Monday, 7 November 2011
Clean Energy Bill 2011, Clean Energy (Consequential Amendments) Bill 2011, Clean Energy (Income Tax Rates Amendments) Bill 2011, Clean Energy (Household Assistance Amendments) Bill 2011, Clean Energy (Tax Laws Amendments) Bill 2011, Clean Energy (Fuel Tax Legislation Amendment) Bill 2011, Clean Energy (Customs Tariff Amendment) Bill 2011, Clean Energy (Excise Tariff Legislation Amendment) Bill 2011, Ozone Protection and Synthetic Greenhouse Gas (Import Levy) Amendment Bill 2011, Ozone Protection and Synthetic Greenhouse Gas (Manufacture Levy) Amendment Bill 2011, Clean Energy (Unit Shortfall Charge — General) Bill 2011, Clean Energy (Unit Issue Charge — Auctions) Bill 2011, Clean Energy (Unit Issue Charge — Fixed Charge) Bill 2011, Clean Energy (International Unit Surrender Charge) Bill 2011, Clean Energy (Charges — Customs) Bill 2011, Clean Energy (Charges — Excise) Bill 2011, Clean Energy Regulator Bill 2011, Climate Change Authority Bill 2011; In Committee
I want to go to the issue of what the impact will be of requesting upfront payments, if you like, under this scheme compared to the deferred payments in the CPRS. The Energy Supply Association of Australia complained in a letter to me, and I think to other senators: 'This effectively amounts to energy companies being asked to provide working capital to the Australian government which could be in the order of $10 billion.' They go on to say that they commissioned analysis from economic modeller ACIL Tasman and that this analysis found that reduced electricity contracting could increase volatility in the electricity market and increase retail electricity prices by 10 per cent in a single year for small users—households and small businesses—and up to 15 per cent for large users. They say that these rises in electricity prices are in addition to the carbon price.
I acknowledge what Senator Wong, the minister, said in relation to the Australian Bankers Association. They have a different view. They say that you could have a secondary market and that financial instruments could deal with this and manage the risk. So that is the difference between the two arguments. The question I am asking is: was some modelling done by the government on the impact of having deferred payments under the CPRS, as distinct from having upfront payments with this scheme? Surely there would have been some modelling done on such a fundamental aspect of the scheme design.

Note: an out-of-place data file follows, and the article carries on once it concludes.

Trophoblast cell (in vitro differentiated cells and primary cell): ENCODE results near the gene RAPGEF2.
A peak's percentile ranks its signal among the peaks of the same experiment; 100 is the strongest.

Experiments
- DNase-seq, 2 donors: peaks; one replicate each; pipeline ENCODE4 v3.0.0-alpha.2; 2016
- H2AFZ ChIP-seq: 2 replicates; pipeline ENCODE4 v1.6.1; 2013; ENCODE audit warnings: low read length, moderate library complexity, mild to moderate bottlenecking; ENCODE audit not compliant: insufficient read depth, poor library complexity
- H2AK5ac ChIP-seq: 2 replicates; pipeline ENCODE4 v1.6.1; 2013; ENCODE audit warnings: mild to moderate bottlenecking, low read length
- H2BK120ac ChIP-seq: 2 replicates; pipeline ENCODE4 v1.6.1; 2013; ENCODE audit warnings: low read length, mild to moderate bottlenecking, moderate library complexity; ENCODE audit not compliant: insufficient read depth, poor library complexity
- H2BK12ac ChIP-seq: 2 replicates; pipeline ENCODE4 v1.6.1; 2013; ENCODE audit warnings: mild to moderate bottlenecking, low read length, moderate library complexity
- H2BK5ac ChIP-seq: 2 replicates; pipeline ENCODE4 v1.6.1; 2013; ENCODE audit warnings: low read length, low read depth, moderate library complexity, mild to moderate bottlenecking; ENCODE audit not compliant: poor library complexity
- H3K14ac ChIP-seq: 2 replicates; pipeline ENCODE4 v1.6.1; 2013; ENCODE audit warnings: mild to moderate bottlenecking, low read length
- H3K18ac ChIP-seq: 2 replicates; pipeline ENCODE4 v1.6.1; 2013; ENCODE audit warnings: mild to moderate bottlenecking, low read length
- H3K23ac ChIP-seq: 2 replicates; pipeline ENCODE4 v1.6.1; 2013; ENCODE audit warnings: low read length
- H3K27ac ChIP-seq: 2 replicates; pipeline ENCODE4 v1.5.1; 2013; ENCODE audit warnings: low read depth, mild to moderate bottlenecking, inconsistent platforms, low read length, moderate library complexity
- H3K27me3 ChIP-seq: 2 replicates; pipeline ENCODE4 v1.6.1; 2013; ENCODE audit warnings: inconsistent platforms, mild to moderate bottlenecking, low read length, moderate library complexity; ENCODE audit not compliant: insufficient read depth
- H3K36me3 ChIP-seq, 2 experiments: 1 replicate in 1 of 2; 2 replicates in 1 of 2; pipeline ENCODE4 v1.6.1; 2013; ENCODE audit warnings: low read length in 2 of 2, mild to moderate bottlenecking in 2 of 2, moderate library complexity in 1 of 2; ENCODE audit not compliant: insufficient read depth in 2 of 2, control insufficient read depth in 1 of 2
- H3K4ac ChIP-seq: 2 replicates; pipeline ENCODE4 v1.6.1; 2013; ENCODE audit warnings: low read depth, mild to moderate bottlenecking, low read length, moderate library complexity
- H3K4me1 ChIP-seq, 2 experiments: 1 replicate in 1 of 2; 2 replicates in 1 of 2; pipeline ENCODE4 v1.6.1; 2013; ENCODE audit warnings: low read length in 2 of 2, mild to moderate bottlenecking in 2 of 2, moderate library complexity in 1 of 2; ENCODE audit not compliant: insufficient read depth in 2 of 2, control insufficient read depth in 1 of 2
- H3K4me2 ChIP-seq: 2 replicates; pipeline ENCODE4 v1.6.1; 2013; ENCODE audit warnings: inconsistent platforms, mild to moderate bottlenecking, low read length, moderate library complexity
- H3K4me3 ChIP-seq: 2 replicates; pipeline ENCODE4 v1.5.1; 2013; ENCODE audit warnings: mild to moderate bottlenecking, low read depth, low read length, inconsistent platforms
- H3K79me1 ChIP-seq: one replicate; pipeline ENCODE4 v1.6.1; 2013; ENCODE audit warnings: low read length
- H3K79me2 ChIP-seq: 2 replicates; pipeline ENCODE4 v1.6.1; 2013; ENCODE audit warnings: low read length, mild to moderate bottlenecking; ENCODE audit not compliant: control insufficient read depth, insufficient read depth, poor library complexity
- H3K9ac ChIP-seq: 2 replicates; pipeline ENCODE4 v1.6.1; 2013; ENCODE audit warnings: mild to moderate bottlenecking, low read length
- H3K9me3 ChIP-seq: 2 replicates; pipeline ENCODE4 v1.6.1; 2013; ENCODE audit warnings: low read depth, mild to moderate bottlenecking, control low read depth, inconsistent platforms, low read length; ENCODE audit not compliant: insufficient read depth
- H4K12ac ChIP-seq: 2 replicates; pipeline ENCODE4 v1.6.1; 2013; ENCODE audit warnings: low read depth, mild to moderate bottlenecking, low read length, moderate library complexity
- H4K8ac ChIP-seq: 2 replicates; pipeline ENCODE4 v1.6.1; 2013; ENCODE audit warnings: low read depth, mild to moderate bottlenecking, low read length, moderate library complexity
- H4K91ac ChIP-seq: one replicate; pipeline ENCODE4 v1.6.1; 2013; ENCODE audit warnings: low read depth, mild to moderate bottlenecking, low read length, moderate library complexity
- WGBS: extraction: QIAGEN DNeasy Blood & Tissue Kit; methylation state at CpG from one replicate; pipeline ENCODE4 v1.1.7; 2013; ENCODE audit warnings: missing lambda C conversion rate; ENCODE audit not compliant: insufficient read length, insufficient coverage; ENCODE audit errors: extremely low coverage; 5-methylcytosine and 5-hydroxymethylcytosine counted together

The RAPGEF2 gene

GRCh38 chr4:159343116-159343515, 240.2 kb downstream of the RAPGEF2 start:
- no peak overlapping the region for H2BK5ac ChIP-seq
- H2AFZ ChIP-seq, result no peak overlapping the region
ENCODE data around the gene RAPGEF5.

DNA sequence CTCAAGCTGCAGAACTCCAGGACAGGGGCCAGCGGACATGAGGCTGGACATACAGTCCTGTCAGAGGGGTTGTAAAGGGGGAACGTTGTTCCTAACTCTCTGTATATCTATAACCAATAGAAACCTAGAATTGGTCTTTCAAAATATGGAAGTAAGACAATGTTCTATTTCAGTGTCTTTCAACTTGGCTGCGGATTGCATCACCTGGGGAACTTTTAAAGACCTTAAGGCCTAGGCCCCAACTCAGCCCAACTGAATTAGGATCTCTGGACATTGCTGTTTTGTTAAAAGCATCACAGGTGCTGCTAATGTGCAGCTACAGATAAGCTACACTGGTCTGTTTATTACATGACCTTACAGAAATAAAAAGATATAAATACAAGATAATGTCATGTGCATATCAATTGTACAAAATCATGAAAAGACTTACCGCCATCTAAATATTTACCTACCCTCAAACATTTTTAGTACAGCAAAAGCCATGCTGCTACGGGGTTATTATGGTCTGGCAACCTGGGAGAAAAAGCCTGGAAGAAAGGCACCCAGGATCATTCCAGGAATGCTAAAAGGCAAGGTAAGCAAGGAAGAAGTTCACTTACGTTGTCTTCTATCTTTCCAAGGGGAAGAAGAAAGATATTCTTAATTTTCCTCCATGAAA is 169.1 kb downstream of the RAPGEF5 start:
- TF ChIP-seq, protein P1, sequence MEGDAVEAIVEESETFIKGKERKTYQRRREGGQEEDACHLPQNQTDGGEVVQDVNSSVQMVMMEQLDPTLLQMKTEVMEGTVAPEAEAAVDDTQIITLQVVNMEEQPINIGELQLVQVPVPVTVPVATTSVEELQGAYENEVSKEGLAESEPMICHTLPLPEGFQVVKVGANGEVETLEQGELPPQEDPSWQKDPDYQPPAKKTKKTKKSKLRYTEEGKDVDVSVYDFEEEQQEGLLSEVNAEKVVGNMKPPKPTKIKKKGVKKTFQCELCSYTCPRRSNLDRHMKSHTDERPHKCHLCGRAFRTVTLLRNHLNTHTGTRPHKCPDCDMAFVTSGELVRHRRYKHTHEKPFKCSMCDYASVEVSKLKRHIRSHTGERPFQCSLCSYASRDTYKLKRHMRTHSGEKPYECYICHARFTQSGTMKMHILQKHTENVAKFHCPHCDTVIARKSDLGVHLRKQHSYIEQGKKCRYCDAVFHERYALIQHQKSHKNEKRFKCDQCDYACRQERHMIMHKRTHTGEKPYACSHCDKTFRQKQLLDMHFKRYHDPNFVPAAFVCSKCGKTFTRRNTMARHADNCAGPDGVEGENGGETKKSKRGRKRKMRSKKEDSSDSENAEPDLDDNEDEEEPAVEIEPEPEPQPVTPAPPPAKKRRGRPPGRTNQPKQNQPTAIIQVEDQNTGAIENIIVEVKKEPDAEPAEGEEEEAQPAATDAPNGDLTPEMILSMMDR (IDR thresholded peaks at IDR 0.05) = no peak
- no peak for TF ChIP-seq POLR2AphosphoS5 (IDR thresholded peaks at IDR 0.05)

I note an article written by Lenore Taylor in the Sydney Morning Herald last Friday headed 'Ministers in final plea to delay carbon repayments'. It makes reference to the New South Wales energy minister, Chris Hartcher, and Queensland Treasurer Andrew Fraser. So you have a Liberal or coalition government in New South Wales and a Labor government in Queensland and the report says that both have written to the federal government 'in a last-ditch bid to win amendments to the carbon tax legislation that could prevent power prices soaring higher than forecast'. This again goes to the issue of deferring payments. So they are the issues. Was there some modelling done? What do you say to two ministers from two different political parties who have concerns about this—the Labor government in Queensland and the coalition government in New South Wales? I raise these issues because I am nervous that we are going to push up prices more than we need to. Given that the CPRS, the old scheme under the Rudd government, had deferred payments, I am trying to work out what the best public policy is to minimise the impact on households.